December 2019 Photo Contest Winner and Review



WINNER: Young Whaleshark in ….. by Tim Steenssens

When judging any underwater photography competition, the first thing I do is ask of each image: Is it in focus? The main subject has to be pin sharp. Is it exposed correctly?

I then look at lighting (photography is all about light) and composition. Backscatter, hot spots of light, messy backgrounds: all might see your image lose out.

Then there are other considerations that might get you knocked out of the first round: Was the image taken underwater? After all it is an underwater photography competition! Were any animals distressed or harassed to get the image? Was any environmental damage done to get the shot?

Once I have whittled out the images that do not pass these criteria, it is time to get down to picking a winner. A shot that makes me go wow – I wish I had taken that!

December saw fewer entries than usual, I guess you were getting ready for the festivities… so I had the chance to mention each image in my review in this final month of the year.

Muraena helena by Lorenzo Buccio

This portrait shot has a very small depth of field, but in the moray’s mouth you can see a parasite on the right hand side. The texture on top of the critter’s head is nicely captured too.

Ghost by Sofia Tenngrono

Pipefish are notoriously difficult to capture on lens and this robust Ghost Pipefish is one of the hardest. Isolating it against a blue background really helps to see the animal clearly. The small piece of coral helps to break-up the negative space.

Silent Reflection by Sean Steininger

What a cool shot of a Humpback, diving inverted. The reflected light from its underside creates a patch of light on the surface and the darkness of the rest of the image creates a contrast that works really well in this image.

Eye Contact by Sean Steininger

Coming face to face with one of the ocean’s giants is a great experience and to capture the moment on camera is always a thrill. Unfortunately, clipping its nose doesn’t help with the overall presentation.

Solar Power by Marc Eeckhaut

This shot is taken at a great angle and shows all the main components of this amazing nudibranch. The dark patches on the body are clusters of chlorophyll and the photosynthesise the light to give extra energy to the critter.

Bottled by Marc Eeckhaut

I love the lighting in this shot. The light has been put through the brown bottle to create an amber colouring on the subject, which is sitting at a sufficient angle for the shot.

Lips by Marc Eeckhaut

I really like the use of a large depth of field on this image which allows the photographer to get the amazing eyes and the lips in focus. Shot on the sand, in its usual, ambush pose, the black background adds impetus to the overall dynamic of the image.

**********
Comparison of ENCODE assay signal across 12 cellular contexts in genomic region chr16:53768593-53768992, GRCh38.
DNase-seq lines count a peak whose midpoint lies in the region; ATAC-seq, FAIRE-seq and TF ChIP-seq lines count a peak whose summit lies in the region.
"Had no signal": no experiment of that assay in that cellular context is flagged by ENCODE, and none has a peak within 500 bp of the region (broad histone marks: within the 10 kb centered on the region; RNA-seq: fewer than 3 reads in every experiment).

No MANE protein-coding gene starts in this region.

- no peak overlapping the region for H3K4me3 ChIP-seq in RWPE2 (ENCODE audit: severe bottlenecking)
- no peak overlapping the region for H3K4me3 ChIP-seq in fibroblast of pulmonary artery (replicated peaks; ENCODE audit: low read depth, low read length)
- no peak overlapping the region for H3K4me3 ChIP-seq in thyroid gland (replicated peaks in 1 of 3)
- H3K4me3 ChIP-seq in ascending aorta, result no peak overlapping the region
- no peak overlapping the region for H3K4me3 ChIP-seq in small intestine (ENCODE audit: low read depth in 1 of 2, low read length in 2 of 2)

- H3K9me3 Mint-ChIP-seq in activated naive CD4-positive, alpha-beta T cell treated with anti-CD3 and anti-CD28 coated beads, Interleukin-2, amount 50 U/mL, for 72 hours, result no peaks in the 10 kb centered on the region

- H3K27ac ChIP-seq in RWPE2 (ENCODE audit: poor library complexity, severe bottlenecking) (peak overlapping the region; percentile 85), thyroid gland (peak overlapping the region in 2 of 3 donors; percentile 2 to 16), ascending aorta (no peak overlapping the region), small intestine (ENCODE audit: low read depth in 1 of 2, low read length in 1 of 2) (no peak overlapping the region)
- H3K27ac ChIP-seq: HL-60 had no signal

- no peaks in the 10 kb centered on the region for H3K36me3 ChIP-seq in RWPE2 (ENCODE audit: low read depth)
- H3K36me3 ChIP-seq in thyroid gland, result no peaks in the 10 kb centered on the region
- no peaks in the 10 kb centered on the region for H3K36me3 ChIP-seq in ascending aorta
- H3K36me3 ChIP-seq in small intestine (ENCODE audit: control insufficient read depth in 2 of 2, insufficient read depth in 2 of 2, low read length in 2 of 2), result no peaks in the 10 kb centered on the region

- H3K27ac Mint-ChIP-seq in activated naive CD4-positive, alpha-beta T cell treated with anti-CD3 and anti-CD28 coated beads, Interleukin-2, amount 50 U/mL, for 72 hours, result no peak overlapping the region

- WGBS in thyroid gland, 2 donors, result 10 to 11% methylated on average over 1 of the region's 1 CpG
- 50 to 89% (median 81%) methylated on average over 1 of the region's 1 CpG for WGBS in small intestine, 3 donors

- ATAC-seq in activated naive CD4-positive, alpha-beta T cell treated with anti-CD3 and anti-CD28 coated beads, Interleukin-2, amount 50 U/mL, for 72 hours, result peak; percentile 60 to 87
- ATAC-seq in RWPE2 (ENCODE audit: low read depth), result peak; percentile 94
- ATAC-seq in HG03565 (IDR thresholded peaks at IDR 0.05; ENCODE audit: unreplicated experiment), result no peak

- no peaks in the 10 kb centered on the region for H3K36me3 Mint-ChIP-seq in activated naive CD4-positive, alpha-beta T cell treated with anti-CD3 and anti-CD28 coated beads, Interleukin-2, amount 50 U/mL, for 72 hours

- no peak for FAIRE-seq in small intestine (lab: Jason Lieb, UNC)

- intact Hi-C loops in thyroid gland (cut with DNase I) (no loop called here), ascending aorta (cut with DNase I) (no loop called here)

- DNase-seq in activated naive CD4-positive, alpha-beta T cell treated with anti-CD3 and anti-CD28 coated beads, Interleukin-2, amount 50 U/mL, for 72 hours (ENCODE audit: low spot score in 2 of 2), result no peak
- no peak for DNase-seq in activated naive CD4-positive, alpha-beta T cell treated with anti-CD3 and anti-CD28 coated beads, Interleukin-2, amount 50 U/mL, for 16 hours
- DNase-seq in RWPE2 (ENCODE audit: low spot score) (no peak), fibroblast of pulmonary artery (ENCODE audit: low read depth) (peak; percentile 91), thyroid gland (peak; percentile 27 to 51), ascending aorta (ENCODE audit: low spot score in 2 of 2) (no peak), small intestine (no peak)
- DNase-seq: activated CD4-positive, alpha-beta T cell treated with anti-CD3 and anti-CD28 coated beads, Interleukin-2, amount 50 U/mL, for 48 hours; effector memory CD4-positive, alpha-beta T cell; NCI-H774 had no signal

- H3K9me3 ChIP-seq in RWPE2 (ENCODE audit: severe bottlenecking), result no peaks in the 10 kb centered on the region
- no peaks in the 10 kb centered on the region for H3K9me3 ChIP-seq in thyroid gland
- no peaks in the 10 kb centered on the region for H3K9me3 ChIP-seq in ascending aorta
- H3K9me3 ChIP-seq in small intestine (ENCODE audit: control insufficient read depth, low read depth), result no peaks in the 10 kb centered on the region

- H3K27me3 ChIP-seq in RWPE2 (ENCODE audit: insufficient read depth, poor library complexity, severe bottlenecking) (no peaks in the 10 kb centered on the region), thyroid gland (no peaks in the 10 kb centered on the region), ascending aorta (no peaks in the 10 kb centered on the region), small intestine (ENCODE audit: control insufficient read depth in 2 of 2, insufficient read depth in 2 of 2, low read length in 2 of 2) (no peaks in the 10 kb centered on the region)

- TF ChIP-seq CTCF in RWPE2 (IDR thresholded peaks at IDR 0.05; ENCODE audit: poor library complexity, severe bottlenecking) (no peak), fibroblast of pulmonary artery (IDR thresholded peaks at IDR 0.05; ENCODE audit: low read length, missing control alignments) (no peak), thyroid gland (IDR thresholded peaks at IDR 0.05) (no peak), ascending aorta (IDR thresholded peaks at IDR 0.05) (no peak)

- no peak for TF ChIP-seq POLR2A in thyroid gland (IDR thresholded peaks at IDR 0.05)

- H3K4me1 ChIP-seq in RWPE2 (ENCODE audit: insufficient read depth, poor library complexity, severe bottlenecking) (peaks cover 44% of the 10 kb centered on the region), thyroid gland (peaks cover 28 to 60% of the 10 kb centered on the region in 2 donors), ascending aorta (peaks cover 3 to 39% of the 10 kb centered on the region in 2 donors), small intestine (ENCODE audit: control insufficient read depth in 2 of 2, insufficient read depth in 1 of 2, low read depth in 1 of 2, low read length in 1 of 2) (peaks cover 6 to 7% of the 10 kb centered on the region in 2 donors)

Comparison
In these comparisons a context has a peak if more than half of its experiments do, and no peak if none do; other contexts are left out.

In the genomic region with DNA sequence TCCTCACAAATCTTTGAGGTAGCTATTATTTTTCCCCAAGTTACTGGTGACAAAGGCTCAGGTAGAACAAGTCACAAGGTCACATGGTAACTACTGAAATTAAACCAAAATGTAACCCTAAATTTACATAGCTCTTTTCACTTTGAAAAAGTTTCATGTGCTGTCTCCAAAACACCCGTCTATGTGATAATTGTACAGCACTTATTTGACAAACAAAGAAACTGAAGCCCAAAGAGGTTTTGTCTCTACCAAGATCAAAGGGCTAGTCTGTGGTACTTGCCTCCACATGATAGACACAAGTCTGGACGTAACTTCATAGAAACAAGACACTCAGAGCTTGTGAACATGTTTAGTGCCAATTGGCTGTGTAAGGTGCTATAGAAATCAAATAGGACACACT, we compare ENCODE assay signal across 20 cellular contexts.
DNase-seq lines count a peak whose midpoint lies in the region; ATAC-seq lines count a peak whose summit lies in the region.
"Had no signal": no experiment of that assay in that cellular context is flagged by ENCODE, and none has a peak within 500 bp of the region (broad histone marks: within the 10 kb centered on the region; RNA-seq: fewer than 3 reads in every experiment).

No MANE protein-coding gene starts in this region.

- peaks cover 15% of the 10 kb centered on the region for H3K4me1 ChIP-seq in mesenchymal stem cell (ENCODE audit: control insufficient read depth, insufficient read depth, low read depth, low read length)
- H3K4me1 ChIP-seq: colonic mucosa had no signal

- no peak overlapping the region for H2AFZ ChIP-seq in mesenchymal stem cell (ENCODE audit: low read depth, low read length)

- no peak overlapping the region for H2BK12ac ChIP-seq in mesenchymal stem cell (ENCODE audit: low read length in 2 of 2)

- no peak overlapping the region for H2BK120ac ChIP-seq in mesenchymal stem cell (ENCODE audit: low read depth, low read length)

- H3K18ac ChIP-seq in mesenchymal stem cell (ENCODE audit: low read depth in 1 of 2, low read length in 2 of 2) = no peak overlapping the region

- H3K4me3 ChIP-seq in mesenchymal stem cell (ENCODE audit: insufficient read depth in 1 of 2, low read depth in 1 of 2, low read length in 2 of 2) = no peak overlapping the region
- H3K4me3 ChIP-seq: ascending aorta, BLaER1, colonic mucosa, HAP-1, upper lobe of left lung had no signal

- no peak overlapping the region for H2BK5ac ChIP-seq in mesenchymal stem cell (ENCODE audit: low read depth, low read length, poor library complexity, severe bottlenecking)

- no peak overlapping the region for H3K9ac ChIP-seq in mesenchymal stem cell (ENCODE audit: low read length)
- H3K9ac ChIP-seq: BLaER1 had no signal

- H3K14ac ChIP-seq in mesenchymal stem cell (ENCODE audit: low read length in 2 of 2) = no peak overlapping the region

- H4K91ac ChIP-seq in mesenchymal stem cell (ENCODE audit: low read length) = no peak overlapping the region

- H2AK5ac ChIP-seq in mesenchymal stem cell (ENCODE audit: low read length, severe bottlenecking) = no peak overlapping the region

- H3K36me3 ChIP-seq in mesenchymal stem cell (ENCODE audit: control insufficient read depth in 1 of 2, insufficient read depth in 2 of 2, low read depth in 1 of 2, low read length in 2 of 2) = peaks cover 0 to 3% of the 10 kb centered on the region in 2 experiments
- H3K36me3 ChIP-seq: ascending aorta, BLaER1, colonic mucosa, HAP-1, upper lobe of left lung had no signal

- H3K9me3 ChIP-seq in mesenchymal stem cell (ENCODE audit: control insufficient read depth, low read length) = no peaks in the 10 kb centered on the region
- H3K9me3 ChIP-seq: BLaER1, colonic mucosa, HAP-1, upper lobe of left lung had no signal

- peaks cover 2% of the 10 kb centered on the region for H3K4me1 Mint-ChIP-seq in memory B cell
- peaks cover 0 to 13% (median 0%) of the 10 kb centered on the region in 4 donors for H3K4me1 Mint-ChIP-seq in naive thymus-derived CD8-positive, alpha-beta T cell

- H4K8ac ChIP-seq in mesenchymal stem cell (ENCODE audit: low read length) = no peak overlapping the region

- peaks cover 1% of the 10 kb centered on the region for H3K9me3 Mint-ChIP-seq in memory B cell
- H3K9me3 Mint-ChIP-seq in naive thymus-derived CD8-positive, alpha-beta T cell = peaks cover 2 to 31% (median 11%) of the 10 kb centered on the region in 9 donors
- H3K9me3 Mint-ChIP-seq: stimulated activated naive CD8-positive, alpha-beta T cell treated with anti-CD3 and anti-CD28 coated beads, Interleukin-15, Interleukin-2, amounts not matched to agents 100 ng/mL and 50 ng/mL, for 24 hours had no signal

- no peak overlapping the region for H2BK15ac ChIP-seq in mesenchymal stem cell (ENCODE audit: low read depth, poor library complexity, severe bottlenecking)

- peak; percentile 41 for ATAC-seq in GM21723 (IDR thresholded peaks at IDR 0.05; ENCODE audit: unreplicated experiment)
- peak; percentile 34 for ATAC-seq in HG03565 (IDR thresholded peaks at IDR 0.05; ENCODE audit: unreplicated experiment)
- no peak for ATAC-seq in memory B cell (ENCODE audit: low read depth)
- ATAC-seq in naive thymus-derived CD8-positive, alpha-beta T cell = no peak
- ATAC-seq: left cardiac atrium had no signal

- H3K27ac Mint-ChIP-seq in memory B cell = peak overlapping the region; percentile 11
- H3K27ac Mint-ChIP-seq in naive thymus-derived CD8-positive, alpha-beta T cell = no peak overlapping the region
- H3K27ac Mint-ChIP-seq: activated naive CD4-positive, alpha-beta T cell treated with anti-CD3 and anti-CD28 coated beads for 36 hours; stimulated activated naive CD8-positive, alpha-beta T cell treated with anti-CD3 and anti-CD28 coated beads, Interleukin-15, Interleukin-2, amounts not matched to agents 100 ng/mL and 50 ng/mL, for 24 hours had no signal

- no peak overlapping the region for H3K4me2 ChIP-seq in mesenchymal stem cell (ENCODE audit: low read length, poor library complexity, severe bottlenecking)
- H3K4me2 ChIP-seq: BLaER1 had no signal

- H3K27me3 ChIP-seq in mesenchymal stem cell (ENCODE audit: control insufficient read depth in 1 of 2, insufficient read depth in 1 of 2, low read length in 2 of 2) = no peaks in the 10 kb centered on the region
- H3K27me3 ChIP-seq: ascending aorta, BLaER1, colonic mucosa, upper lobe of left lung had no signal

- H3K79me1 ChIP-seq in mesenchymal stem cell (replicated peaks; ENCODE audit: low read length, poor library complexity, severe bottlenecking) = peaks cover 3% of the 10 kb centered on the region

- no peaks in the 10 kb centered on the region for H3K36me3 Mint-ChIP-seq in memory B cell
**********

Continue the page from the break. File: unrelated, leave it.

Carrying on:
Family by Serge Melesan

I love the idea of this image but I feel it would have benefited from taking the highlights down as the anemone is over-exposed. It is also, in my opinion, one of those shots that would have benefited from a larger depth of field, especially as the title suggests all the family.

To the deep by Serge Melesen

Sea lions make such wonderful subjects and this shot captures the mischievous nature of these iconic mammals. There is always, at least one, that has to come and check-out the photographer.

Portrait by Serge Melesen

This is a great angle for this much-photographed fish. I love the small depth of field and the catch-light in its eye. I think I would have reduced the highlights a bit as the bright white stripe is distracting and the detail in its face is a little bit lost.

Green Turtle in Black by Tim Steenssens.

It’s always nice to encounter a turtle on a night-dive and this one has been captured at the perfect angle. The black and white works well as there is a lot of contrast.

Frogfish taking a stroll

This is a double exposure shot, presumably of the tiny 1cm frogfish laid onto the sun as a background is very nicely done. The lighting and composition are excellent.

Young Whaleshark in ….. by Tim Steenssens

This is a cool shot of a young Whaleshark feeding at the surface. Excellent.

After much deliberation by our judge….

Whilst numbers were low, quality was very high!

The results

Winner: Young Whaleshark in ….. by Tim Steenssens

Runner-up: Bottled by Marc Eeckhaut

Congratulations to those who were placed – some really nice images here, and well done to all those that entered. I cannot wait to see what 2020 has to offer.’s January 2020 Underwater Photo Contest is now open! Enter as many as three of your underwater photos here.

Nick and Caroline Robertson-Brown

Nick and Caroline Robertson-Brown

Nick and Caroline Robertson-Brown are a husband and wife team of underwater photographers. Both have degrees in environmental biology from Manchester University, with Caroline also having a masters in animal behaviour. Nick is a fellow of the Royal Photographic Society in underwater wildlife photography and he also has a masters in teaching. They are passionate about marine conservation and hope that their images can inspire people to look after the world's seas and oceans. Their Manchester-based company, Frogfish Photography, offers a wide range of services and advice. They offer tuition with their own tailor made course - the Complete Underwater Photography Award. The modules of the course have been written to complement the corresponding chapters in Nick's own book: Underwater Photography Art and Techniques. They also offer equipment sales and underwater photography trips in the UK and abroad. For more information visit

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